The seemingly inescapable fate of the farmhouse may be regarded as an unavoidable consequence - if a disagreeable one - of present day market forces. But what are we to make of the other Sneinton building in a terrible mess? What in God's name, one might ask, (and the expression is not used lightly,) has the Diocese of Southwell been playing at to allow Sneinton Vicarage to fall into such a condition? Glenys Rogerson, in Sneinton Magazine 73 & 77, wrote eloquent 'Viewpoint' articles on this topic, and the Rev. Jean Lamb explained the difficulties in no. 73. Once again, however, the average onlooker, knowing nothing of the background, must be utterly bemused. Listen to people on the bus yet again. 'It's closed down, and the church will be next,' or: 'They want to do away with a vicar here.' What the Church of England has effectively done is to stick a black patch over the eye of Sneinton. Here, at the very heart of the community, is a building passed by numerous visitors on their way to and from the windmill, and what do they see? The place looks blind, and utterly forsaken. Whatever urgent activity has been going on behind the scenes, any casual observer will have come to the conclusion that the authorities do not give a toss about it. Can we really imagine a parsonage in, say, Wollaton or Woodthorpe being allowed to fall into such a state?

Is one being utterly simple in believing that any lodgers should be allowed to remain when an incumbent vacates a vicarage? And while it is no doubt understandable for the authorities to be wary of squatters, surely a short-term let could have been arranged? One has heard, again at third or fourth hand, that the Diocesan view was that enquiries about renting the vicarage had come only from people who were quite 'unsuitable.' One would like to ask how suitable the vandals have been, or the professional thieves who broke in and stole original fireplaces from the building? How suitable is it that a substantial dwelling of the 1830s, mentioned in Pevsner’s Buildings of England series, has been allowed to suffer inevitable damp and decay? How suitable is it that one of the Church's most prominent flagship buildings in Sneinton has taken on the appearance of an irretrievably abandoned dwelling in a scruffy wilderness of a garden? And, most important and pertinent of all, how acceptable is it that the Church could collude, at a time when the scandal of homelessness is properly given a high profile, in a situation which wastes valuable living accommodation over a period of years?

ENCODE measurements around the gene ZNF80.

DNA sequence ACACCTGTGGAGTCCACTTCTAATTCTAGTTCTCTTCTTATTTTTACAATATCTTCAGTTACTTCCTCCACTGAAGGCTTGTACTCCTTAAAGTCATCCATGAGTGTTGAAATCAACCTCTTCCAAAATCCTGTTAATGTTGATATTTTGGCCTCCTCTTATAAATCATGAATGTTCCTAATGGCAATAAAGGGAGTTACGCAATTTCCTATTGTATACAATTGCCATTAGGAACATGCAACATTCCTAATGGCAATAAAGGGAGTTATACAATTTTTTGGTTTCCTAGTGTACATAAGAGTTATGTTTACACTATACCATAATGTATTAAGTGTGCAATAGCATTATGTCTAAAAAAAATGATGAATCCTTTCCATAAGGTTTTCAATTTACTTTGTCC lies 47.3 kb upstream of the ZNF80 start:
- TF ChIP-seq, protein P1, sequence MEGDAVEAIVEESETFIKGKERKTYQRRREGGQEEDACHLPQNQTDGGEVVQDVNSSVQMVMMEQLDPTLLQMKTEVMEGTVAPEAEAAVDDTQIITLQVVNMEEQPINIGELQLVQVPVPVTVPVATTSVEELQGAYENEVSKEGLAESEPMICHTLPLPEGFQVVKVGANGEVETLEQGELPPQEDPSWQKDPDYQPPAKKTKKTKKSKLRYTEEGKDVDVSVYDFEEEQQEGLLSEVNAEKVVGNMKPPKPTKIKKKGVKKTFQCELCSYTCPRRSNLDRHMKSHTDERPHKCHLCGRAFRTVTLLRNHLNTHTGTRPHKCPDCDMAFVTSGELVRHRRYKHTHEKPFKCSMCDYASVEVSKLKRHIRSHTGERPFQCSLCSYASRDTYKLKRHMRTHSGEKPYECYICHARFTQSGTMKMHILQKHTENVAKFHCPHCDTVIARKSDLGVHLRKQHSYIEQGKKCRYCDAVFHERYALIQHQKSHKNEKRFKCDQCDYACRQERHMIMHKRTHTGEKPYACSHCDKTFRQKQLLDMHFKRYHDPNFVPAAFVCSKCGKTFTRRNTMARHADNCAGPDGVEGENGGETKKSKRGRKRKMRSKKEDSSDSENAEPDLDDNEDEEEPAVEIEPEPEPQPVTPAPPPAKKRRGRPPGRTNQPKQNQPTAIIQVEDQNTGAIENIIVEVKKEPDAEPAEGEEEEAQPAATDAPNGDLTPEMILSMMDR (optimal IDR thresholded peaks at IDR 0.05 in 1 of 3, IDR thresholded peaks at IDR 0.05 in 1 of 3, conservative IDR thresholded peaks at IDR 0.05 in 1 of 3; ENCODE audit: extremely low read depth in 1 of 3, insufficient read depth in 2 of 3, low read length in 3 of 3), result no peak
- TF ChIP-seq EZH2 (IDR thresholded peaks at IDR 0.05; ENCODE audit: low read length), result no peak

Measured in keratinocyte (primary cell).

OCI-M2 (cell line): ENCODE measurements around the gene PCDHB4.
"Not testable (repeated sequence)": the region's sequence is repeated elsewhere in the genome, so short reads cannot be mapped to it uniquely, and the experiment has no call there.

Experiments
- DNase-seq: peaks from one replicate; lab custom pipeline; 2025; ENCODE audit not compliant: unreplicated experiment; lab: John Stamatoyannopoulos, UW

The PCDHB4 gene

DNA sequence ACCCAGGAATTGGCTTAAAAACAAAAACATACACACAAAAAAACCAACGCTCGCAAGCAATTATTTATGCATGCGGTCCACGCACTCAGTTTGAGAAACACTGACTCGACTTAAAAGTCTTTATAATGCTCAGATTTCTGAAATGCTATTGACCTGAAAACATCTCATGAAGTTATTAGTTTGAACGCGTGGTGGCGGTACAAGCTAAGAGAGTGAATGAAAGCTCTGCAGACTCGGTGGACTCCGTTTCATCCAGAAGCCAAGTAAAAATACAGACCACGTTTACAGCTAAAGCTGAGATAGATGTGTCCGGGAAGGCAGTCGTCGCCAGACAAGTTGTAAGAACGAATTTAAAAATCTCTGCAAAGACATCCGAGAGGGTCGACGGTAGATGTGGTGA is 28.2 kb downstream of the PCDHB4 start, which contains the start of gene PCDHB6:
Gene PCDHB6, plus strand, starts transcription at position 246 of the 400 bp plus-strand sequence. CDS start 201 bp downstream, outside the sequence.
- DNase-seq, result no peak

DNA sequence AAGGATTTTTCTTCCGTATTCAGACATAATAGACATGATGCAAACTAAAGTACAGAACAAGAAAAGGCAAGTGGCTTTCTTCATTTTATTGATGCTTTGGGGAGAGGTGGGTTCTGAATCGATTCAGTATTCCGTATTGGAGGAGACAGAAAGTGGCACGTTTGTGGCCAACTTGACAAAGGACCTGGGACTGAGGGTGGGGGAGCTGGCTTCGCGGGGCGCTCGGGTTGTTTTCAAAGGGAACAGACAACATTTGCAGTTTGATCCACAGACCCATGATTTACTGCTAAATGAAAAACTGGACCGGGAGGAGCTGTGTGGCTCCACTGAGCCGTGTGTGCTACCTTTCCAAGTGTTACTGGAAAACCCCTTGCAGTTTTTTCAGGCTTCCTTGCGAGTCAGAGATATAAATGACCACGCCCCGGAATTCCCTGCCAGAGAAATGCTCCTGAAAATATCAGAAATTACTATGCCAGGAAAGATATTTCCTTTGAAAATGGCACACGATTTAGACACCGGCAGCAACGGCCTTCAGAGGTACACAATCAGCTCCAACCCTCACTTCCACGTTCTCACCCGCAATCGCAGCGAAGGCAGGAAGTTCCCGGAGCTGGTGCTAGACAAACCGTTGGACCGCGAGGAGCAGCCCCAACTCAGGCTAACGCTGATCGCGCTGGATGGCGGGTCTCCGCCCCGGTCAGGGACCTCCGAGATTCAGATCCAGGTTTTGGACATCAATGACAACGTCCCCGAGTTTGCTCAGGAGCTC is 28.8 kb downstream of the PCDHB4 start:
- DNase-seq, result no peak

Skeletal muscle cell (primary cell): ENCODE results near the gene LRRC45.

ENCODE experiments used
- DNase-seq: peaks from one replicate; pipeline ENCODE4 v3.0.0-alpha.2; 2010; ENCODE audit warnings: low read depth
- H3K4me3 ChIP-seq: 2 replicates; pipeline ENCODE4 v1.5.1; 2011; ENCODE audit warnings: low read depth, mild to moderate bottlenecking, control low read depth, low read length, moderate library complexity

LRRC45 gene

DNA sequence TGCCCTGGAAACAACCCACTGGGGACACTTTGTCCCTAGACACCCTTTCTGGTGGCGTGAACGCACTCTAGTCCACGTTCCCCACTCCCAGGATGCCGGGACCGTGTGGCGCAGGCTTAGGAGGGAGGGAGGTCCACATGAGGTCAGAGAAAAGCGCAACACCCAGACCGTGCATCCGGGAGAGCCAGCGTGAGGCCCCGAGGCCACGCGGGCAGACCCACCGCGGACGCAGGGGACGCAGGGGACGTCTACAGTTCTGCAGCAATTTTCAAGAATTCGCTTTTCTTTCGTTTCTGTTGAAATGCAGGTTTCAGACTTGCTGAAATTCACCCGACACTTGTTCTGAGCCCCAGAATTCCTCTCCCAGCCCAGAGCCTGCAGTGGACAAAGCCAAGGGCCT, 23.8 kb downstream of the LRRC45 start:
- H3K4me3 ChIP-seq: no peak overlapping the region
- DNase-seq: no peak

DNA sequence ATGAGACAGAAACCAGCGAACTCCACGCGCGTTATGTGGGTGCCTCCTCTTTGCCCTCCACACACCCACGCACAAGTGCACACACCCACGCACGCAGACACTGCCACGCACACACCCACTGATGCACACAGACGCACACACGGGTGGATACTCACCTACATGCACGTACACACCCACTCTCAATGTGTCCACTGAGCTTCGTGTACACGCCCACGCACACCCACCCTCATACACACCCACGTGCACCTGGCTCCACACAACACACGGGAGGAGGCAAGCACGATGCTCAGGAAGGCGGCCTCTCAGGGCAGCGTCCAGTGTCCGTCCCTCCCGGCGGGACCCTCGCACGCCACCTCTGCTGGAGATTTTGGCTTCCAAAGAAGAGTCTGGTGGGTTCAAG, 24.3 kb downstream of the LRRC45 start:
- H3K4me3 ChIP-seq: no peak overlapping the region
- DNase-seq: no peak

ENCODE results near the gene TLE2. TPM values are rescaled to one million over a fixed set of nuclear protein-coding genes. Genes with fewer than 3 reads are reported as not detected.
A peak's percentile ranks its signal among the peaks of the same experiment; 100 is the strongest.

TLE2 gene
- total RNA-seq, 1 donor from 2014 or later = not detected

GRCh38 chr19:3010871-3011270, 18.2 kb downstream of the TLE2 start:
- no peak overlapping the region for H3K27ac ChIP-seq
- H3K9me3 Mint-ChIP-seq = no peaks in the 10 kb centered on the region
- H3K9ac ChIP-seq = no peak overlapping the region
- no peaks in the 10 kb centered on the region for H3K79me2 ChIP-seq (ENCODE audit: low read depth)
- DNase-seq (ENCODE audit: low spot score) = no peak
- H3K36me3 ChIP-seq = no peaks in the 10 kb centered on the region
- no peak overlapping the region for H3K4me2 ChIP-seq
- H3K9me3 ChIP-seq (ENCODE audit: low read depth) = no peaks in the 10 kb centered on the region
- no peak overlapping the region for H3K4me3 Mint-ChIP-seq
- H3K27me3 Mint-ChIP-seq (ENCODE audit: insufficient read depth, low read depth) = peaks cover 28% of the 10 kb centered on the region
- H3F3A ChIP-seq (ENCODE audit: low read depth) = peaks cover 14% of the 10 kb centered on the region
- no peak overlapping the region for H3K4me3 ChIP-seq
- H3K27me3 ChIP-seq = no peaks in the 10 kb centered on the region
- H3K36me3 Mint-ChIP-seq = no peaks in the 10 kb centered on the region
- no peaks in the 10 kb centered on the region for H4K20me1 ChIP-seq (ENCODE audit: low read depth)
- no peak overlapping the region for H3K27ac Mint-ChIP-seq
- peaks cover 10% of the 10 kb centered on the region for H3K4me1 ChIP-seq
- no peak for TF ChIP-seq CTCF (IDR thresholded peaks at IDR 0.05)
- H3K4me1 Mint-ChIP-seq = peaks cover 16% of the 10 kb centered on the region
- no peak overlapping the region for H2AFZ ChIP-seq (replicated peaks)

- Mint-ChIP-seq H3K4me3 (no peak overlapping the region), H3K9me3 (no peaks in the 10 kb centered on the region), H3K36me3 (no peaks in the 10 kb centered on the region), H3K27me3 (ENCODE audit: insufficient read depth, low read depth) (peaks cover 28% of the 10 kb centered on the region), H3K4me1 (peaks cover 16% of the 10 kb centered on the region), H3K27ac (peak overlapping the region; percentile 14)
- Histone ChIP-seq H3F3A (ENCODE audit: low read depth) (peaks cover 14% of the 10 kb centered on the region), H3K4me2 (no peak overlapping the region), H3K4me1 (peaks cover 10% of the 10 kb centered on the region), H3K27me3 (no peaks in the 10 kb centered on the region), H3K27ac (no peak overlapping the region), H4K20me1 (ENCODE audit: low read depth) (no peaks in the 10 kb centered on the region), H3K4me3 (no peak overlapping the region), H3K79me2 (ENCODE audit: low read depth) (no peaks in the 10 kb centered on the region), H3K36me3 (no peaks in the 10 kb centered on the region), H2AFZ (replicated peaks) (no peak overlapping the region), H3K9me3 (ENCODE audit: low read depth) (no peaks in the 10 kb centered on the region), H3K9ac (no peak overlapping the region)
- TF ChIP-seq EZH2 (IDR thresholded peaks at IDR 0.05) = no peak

If this short outburst appears intemperate and unfair, I can only reply that on this subject I feel neither temperate nor fair. Lord Byron once attributed to the historian William Mitford the characteristics of 'labour, learning, research, wrath, and partiality.' I regret that on this occasion wrath and partiality have been my foremost emotions.